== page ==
The queen has just been marked with blue paint. Blue represents year 0 or 5. In this case this queen is a 2015 queen.
Bees busy at the entrance of one of the hives.
A box of new supers with starter strips in the frame, ready to be put on one of the hives. I use starter strips now in brood and super frames. I feel it is more natural for the bees to draw their own cleaner wax. It is cheaper. It allows allows me to harvest cut comb honey. In the brood nest I feel it is cleaner to regularly replace all the comb. Its allows the bees to draw cells to a more natural smaller cell size and it makes cutting out queen cells much easier.
Bees bringing in pollen at one of the poly nuclei.
The queen on the frame. She has green paint on her which is partially worn off. Under the green paint is red paint as she is a 2013 queen. I put on extra paint last year while inspecting this hive as the red paint was almost gone.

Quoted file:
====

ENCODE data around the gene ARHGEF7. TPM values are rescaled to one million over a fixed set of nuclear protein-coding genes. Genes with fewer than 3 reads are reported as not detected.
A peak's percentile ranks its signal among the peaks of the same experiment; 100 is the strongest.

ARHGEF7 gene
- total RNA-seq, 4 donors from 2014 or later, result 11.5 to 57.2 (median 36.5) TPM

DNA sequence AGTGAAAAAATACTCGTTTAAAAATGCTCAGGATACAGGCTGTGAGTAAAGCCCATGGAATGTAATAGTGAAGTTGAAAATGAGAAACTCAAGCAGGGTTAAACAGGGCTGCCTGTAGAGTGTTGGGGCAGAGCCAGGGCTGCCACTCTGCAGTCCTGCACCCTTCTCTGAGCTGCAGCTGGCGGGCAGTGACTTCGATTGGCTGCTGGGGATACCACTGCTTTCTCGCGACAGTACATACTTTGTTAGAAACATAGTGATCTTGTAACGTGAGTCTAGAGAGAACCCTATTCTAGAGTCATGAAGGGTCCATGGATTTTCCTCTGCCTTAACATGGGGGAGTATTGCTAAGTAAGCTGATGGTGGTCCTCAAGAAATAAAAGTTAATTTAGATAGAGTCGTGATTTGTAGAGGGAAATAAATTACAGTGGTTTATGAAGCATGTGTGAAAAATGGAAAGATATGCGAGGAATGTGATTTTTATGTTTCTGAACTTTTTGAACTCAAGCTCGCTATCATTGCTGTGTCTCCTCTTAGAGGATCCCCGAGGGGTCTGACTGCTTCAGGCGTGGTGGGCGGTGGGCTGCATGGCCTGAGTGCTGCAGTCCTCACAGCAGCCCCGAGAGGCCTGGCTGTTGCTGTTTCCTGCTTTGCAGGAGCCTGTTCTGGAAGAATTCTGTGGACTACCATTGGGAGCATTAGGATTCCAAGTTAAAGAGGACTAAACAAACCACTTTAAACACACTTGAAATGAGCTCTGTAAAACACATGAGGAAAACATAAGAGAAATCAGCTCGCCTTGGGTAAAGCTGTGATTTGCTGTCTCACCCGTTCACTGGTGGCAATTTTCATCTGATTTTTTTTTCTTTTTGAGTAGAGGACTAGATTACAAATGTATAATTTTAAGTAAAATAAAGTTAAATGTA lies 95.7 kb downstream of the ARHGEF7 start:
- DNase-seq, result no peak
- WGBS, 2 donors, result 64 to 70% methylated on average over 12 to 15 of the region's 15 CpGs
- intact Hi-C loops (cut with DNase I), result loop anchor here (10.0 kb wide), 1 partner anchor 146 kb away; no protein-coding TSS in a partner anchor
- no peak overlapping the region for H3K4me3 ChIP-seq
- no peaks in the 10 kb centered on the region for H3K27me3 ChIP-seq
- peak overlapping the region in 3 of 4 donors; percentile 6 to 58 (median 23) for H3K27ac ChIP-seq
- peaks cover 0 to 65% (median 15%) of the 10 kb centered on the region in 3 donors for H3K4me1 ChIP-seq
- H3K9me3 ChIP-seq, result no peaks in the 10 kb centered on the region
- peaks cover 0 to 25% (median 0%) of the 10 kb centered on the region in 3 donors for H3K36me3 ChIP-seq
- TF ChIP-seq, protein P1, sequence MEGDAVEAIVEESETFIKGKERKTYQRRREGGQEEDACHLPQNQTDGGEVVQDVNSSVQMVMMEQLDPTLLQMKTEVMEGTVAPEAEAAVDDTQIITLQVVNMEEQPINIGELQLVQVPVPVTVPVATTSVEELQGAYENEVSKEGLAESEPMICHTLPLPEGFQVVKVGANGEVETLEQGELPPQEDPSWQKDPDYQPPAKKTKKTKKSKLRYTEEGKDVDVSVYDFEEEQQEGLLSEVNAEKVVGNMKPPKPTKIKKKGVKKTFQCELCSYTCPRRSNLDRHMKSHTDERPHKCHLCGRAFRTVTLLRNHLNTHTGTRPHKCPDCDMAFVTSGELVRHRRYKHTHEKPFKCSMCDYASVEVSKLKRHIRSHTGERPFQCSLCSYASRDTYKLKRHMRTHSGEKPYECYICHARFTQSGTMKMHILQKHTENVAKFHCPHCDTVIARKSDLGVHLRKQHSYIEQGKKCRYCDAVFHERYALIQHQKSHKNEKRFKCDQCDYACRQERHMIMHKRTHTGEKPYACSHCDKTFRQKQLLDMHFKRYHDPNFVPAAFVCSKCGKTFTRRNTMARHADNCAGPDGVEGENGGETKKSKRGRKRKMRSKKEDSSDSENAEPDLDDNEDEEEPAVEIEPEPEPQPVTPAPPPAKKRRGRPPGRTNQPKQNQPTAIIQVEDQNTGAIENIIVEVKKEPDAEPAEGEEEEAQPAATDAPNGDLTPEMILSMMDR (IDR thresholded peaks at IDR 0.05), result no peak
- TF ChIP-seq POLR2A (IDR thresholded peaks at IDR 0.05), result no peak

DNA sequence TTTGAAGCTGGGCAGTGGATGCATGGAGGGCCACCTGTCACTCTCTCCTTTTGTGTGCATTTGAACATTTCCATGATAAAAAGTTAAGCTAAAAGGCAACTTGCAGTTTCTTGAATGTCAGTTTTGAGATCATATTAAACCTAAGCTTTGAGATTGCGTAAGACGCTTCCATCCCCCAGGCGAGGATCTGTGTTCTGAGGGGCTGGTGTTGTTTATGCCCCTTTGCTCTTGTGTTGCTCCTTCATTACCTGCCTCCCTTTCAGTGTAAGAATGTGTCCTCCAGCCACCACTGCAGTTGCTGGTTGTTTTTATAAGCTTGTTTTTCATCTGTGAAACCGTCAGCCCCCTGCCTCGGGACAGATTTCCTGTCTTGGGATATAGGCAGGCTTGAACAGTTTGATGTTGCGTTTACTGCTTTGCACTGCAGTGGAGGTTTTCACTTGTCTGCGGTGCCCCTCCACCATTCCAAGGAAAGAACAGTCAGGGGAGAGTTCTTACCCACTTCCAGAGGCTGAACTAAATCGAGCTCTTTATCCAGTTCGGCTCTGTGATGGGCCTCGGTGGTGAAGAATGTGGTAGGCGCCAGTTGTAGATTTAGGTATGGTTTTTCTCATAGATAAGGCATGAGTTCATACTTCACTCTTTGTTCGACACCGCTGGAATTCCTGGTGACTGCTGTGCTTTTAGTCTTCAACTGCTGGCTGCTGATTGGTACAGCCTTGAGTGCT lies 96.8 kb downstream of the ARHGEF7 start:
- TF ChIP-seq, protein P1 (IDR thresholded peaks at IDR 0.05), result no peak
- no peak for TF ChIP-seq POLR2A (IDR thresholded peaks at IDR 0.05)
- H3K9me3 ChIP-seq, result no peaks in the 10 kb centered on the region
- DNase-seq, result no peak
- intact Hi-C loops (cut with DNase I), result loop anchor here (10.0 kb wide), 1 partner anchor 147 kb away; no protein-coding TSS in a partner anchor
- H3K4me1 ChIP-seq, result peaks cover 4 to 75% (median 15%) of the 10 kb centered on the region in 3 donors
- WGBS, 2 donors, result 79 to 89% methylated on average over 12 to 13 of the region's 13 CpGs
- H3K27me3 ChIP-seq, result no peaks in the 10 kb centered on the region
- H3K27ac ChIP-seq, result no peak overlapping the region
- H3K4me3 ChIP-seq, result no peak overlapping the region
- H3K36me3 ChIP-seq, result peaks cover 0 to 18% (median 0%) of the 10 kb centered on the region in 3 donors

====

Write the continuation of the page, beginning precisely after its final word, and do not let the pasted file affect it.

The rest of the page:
I am not too sure of the proper name for this, but at our bee association we always call it 'the crown of thorns'. A young queen has been found on this frame and I trapped her under the crown of thorns so that I could mark her with paint. I also use this to isolate a queen if I need to move her or if I'm manipulating the hive and I'm worried about crushing the queen.
This hive is for honey production. It has twelve frames of brood and two boxes of supers. The number of bees is immense and we hope to get a good honey harvest from this hive. Since we have started to move to poly hives, we have noticed that the queen will lay out to the outside frames, as very little heat is lost and they build up very quickly. I am now phasing out wooden hives in favour of these poly hives.
This hive has drone comb on the corners of the frames and several empty queen cells. I am checking this hive weekly for occupied queen cells, as I expect it to make plans to swarm soon.